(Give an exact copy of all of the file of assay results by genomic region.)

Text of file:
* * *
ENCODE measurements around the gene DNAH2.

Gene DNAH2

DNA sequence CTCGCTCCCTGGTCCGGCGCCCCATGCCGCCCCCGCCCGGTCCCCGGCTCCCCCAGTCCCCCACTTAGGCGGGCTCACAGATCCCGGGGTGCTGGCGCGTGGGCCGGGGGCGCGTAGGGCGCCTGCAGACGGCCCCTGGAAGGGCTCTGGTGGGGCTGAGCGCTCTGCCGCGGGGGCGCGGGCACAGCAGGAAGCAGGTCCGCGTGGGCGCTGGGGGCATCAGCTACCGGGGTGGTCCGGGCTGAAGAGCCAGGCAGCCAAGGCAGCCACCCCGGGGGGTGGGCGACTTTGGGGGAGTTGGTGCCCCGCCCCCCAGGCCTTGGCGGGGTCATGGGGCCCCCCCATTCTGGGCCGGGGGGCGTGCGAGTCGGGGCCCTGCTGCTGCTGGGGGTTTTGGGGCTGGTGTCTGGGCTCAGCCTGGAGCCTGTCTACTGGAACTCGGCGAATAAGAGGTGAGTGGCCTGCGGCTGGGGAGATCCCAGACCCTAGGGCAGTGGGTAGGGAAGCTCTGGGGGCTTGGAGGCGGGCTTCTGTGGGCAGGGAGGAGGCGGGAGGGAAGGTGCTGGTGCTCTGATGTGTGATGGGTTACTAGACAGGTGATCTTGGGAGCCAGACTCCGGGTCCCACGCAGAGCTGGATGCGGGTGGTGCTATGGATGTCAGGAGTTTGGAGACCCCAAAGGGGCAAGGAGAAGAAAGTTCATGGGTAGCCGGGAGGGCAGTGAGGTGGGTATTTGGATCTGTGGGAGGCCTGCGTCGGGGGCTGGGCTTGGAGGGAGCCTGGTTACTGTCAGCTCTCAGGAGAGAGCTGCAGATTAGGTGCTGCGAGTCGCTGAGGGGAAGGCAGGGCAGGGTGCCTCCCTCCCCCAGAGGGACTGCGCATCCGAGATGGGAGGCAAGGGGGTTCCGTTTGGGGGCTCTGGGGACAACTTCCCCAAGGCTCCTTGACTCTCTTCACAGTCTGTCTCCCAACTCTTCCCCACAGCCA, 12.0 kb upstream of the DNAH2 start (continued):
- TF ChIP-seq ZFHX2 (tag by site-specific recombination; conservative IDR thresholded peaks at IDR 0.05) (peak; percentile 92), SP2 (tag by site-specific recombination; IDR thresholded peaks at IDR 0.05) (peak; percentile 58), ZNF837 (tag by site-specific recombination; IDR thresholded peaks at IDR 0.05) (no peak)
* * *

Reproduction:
ENCODE measurements around the gene DNAH2.

Gene DNAH2

DNA sequence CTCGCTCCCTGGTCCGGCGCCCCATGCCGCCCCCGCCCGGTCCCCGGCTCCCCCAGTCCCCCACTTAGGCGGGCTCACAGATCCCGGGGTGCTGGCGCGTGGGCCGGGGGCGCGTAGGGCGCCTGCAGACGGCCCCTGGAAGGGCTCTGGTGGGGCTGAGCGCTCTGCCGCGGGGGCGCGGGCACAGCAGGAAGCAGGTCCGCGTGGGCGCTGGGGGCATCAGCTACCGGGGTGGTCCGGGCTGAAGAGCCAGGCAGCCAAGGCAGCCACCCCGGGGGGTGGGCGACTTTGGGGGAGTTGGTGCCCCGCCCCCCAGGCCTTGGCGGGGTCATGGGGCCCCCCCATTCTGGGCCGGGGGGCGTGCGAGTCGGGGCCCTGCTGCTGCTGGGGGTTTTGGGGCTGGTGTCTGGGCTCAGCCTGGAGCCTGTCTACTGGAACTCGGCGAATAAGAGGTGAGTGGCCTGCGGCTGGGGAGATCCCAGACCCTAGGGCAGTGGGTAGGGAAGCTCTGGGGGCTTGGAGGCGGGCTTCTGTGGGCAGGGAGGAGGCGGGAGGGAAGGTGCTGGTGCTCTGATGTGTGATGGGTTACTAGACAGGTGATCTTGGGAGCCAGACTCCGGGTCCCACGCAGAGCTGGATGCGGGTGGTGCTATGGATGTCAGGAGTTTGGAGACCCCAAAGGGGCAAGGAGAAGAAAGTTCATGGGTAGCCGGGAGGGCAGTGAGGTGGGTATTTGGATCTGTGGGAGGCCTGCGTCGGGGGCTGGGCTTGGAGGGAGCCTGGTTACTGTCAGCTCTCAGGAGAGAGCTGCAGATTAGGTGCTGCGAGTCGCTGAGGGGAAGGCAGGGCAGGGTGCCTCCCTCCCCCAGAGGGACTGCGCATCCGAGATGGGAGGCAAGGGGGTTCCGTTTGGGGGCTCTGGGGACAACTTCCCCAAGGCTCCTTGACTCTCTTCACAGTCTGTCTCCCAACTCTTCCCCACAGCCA, 12.0 kb upstream of the DNAH2 start (continued):
- TF ChIP-seq ZFHX2 (tag by site-specific recombination; conservative IDR thresholded peaks at IDR 0.05) (peak; percentile 92), SP2 (tag by site-specific recombination; IDR thresholded peaks at IDR 0.05) (peak; percentile 58), ZNF837 (tag by site-specific recombination; IDR thresholded peaks at IDR 0.05) (no peak)